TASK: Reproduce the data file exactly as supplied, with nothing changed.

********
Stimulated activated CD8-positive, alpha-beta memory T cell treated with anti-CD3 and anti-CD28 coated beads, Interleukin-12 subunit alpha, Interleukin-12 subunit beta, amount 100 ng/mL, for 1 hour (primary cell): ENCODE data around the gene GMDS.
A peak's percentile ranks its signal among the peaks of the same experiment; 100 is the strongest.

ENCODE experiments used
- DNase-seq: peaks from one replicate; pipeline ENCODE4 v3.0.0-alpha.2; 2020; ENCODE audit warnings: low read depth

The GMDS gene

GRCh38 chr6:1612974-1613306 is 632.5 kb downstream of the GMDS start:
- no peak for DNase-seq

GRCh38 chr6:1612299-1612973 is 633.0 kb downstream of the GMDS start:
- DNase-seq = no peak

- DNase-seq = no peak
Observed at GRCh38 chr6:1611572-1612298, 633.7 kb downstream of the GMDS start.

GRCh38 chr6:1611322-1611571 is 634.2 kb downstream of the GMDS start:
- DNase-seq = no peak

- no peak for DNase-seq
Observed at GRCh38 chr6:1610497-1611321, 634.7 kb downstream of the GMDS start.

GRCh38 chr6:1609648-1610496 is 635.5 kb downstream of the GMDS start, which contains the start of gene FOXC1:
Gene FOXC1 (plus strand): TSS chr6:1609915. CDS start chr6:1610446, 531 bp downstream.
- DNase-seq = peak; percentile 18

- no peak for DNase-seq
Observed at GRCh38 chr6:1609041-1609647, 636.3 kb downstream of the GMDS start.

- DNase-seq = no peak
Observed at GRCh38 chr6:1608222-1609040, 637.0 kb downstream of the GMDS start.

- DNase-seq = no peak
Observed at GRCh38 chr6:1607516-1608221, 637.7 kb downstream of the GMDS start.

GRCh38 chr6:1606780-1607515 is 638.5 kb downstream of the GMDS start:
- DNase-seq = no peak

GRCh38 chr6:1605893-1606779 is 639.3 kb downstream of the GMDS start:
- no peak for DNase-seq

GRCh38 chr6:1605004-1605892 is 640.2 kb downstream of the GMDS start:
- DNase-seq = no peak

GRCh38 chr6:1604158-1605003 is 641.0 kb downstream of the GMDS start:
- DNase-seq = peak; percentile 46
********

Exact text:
Stimulated activated CD8-positive, alpha-beta memory T cell treated with anti-CD3 and anti-CD28 coated beads, Interleukin-12 subunit alpha, Interleukin-12 subunit beta, amount 100 ng/mL, for 1 hour (primary cell): ENCODE data around the gene GMDS.
A peak's percentile ranks its signal among the peaks of the same experiment; 100 is the strongest.

ENCODE experiments used
- DNase-seq: peaks from one replicate; pipeline ENCODE4 v3.0.0-alpha.2; 2020; ENCODE audit warnings: low read depth

The GMDS gene

GRCh38 chr6:1612974-1613306 is 632.5 kb downstream of the GMDS start:
- no peak for DNase-seq

GRCh38 chr6:1612299-1612973 is 633.0 kb downstream of the GMDS start:
- DNase-seq = no peak

- DNase-seq = no peak
Observed at GRCh38 chr6:1611572-1612298, 633.7 kb downstream of the GMDS start.

GRCh38 chr6:1611322-1611571 is 634.2 kb downstream of the GMDS start:
- DNase-seq = no peak

- no peak for DNase-seq
Observed at GRCh38 chr6:1610497-1611321, 634.7 kb downstream of the GMDS start.

GRCh38 chr6:1609648-1610496 is 635.5 kb downstream of the GMDS start, which contains the start of gene FOXC1:
Gene FOXC1 (plus strand): TSS chr6:1609915. CDS start chr6:1610446, 531 bp downstream.
- DNase-seq = peak; percentile 18

- no peak for DNase-seq
Observed at GRCh38 chr6:1609041-1609647, 636.3 kb downstream of the GMDS start.

- DNase-seq = no peak
Observed at GRCh38 chr6:1608222-1609040, 637.0 kb downstream of the GMDS start.

- DNase-seq = no peak
Observed at GRCh38 chr6:1607516-1608221, 637.7 kb downstream of the GMDS start.

GRCh38 chr6:1606780-1607515 is 638.5 kb downstream of the GMDS start:
- DNase-seq = no peak

GRCh38 chr6:1605893-1606779 is 639.3 kb downstream of the GMDS start:
- no peak for DNase-seq

GRCh38 chr6:1605004-1605892 is 640.2 kb downstream of the GMDS start:
- DNase-seq = no peak

GRCh38 chr6:1604158-1605003 is 641.0 kb downstream of the GMDS start:
- DNase-seq = peak; percentile 46